By Ellen Thompson/Havre Daily Newsemail@example.com
Rita Campbell looked out the window of Super Ice Cream onto the intersection of Seventh Avenue and Second Street and nodded her head.
"There needs to be a stop sign," Campbell said.
Since she began working at the restaurant in 2002, Campbell said, she has seen several accidents from the window. In fact, the year she began a traffic safety study recommended stop signs for the interesection, but no signs have gone up. In the nearly two years since, there have been five accidents at that location.
In 2001, Havre and Hill County were jointly one of the first locations chosen by the Montana Department of Transportation for traffic safety studies funded by a federal grant. Since the report came out in 2002, a fraction of the changes recommended in the study have been made.
Meanwhile, the Havre Police Department and the Havre City Council's Streets and Sidewalks Committee are reviewing two separate requests for stop signs, neither of which was recommended by the study.
"You can watch them slow down on this side because they can't see past our building," Campbell said. She pointed to Seventh Avenue where it approaches Second Street.
"But see there! He's going right through. See! How fast is he going? At least 25 mph," she said.
That intersection, along with 11 other areas, were chosen for the study because they were considered dangerous.
"We put in requests of areas that we felt were safety concerns," Havre public works director Dave Peterson said about locations chosen for the study. The requests came from the Police Department, the Public Works Department and Hill County, he said.
Of the 12 locations, only three were immediately altered.
"It's going to take someone getting killed or hurt" to get a stop sign in here, Campbell said. Her greatest concern, she said, is for the children in the area. Two school buses stop near the intersection, and children walk to two different neighboring schools, Lincoln-McKinley Primary and St. Jude Thaddeus School.
"The kids bring their sleds and slide right into the streets here," she said, pointing to an area where snow plows leave a pile of snow in the back of the Albertsons parking lot.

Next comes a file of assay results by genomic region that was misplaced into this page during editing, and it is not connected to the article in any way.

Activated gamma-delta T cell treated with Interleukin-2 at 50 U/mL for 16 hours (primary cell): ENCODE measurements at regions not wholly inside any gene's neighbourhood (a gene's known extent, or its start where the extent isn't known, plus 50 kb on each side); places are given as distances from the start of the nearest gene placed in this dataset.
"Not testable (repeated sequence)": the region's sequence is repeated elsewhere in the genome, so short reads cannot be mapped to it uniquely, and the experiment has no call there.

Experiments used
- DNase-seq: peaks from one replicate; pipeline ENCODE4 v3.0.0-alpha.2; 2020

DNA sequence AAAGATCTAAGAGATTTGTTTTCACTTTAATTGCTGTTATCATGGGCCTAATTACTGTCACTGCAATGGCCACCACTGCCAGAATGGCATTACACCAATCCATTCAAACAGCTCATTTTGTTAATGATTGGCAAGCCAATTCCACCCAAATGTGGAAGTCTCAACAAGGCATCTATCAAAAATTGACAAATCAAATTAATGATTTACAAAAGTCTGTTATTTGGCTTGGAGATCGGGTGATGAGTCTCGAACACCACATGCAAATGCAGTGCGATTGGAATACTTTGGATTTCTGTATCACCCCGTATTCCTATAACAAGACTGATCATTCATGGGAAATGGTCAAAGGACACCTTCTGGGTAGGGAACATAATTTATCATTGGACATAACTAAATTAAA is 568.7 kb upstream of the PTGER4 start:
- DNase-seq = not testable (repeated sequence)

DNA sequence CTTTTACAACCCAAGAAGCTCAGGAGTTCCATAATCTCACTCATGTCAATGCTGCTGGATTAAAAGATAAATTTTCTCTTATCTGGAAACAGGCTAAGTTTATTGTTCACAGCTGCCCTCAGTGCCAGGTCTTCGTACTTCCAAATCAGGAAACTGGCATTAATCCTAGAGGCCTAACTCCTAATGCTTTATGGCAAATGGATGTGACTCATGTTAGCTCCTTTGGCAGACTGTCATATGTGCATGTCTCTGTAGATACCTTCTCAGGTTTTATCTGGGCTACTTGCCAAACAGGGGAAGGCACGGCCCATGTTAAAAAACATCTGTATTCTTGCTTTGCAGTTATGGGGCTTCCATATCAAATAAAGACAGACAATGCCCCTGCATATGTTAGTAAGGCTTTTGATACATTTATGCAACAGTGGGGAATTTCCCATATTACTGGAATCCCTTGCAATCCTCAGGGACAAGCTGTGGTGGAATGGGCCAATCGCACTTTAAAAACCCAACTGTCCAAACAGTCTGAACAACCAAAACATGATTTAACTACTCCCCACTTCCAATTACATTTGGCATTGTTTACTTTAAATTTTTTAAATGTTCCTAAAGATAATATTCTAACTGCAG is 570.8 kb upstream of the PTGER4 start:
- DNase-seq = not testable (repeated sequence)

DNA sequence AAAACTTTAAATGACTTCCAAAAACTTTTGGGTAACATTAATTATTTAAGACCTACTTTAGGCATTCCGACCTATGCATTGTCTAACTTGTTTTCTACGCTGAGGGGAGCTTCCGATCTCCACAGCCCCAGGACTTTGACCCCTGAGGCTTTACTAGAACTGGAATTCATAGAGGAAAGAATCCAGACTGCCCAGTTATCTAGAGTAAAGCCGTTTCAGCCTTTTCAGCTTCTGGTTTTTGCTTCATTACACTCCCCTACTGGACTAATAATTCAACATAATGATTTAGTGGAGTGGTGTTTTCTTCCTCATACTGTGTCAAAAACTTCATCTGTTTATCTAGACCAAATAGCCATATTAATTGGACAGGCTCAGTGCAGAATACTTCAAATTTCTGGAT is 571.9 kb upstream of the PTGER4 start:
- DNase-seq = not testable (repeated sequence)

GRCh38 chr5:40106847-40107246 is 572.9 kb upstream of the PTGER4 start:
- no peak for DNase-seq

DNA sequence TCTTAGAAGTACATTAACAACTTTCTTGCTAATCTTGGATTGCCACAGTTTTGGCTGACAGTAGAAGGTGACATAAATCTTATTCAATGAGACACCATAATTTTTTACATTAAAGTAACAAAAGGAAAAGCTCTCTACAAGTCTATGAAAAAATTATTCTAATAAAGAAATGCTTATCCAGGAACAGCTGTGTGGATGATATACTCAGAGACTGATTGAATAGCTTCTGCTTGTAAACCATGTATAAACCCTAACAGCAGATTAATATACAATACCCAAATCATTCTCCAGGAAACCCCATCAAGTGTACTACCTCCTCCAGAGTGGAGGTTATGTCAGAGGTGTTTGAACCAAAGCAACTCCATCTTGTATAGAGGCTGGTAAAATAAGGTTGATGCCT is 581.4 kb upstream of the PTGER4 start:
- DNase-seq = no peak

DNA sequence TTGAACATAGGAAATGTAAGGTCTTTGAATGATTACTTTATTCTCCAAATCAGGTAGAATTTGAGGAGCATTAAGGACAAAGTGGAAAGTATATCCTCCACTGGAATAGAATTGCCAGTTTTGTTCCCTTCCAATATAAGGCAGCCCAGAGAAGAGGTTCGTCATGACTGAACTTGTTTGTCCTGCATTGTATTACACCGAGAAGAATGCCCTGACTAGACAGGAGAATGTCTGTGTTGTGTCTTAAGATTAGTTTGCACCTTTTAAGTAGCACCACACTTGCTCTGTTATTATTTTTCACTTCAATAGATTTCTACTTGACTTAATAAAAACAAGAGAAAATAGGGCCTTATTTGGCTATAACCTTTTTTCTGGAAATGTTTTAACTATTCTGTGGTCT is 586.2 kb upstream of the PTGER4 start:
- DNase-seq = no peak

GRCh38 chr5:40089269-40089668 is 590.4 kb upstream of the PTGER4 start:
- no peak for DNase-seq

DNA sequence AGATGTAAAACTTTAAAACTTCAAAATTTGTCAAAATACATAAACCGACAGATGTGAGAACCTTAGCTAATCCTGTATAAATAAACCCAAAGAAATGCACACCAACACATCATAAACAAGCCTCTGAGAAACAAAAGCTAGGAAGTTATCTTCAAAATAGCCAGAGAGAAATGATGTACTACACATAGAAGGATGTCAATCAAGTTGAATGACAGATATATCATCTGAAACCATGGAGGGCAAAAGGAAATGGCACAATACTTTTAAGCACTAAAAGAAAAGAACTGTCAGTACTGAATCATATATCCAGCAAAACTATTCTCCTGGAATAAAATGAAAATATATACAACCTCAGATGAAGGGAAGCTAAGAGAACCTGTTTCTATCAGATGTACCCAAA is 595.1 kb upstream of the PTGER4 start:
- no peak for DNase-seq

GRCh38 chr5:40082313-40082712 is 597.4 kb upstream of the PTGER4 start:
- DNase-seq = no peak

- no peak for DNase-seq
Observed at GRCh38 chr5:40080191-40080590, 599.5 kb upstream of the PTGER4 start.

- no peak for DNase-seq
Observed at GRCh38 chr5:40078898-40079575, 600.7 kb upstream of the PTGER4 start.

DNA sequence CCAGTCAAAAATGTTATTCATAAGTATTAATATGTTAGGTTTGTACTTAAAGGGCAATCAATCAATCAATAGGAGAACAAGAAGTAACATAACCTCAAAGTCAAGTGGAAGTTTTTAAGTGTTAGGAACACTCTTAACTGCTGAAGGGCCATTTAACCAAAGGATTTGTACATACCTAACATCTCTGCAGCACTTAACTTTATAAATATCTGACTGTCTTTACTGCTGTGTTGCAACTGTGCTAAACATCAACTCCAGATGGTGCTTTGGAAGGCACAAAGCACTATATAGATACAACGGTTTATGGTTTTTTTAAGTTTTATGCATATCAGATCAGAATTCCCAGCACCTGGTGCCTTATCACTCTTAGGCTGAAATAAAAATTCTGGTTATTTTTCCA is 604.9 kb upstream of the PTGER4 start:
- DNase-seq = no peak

These facts do not appear in the study, nor does it suggest priorities among the locations.
The study included two county roads, two state roads, and eight city streets. When the state makes its road improvements, it will follow all the study's recommendations, but there is no way to guarantee that the local jurisdictions prioritize the repairs for their streets, Traffic Safety Management Bureau engineer Pierre Jomini said.
MDT was able to see that a few changes were made on local roads.
"The agreement between the city of Havre, Hill County, and Department of Transportation said that if there are simple safety improvements, that we do it with our maintenance," Jomini said.
The study was completed with 90 percent federal money and 10 percent state money. Roughly $25,000 went into the study, said MDT district director Mick Johnson of Great Falls. From that budget, spare money was used for those immediate changes.
Stop signs were added at the intersections of Eighth Street and 12th Avenue, and 11th Street and Seventh Avenue, and a barricade with chevron arrows was added at the T-intersection at 16th Avenue West and Second Street West.
Between January 1996 and December 2002, there were 17 accidents at the intersection of Eighth Street and 12th Avenue. In the nearly 20 months since the stop signs went in, there have been no accidents at that intersection. This is compared with an average of two accidents a year before the stop signs were installed including a total of five accidents in 2000, according to MDT.
"You don't want to always put stop signs in; it might hinder or create traffic problems too," Peterson said. "In residential areas you want to allow traffic to go through. Requests are taken case by case."